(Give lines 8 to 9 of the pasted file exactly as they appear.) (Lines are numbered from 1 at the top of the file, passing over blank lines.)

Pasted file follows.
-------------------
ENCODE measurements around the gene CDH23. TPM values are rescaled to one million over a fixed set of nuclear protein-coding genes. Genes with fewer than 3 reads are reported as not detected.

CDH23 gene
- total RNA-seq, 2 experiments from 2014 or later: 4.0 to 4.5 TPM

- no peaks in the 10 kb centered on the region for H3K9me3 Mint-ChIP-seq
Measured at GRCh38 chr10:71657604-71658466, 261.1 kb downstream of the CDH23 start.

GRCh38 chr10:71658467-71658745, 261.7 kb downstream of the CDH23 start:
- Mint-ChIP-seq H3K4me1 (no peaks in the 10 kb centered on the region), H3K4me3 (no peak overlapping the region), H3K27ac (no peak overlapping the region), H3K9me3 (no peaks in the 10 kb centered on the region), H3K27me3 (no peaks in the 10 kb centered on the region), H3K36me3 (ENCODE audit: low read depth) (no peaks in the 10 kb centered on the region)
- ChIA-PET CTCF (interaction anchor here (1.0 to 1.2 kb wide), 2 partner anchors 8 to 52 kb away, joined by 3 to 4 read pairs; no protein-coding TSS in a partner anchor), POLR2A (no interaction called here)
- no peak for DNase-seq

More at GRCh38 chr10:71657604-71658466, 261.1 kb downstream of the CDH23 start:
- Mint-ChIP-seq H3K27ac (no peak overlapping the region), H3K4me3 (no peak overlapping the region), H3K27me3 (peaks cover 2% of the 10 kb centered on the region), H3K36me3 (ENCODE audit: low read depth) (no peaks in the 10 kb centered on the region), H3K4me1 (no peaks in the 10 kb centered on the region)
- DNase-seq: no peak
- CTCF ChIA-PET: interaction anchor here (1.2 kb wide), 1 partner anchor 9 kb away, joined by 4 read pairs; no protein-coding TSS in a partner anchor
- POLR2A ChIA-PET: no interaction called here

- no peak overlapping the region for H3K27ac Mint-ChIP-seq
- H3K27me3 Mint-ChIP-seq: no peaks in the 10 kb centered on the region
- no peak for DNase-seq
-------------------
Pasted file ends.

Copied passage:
- ChIA-PET CTCF (interaction anchor here (1.0 to 1.2 kb wide), 2 partner anchors 8 to 52 kb away, joined by 3 to 4 read pairs; no protein-coding TSS in a partner anchor), POLR2A (no interaction called here)
- no peak for DNase-seq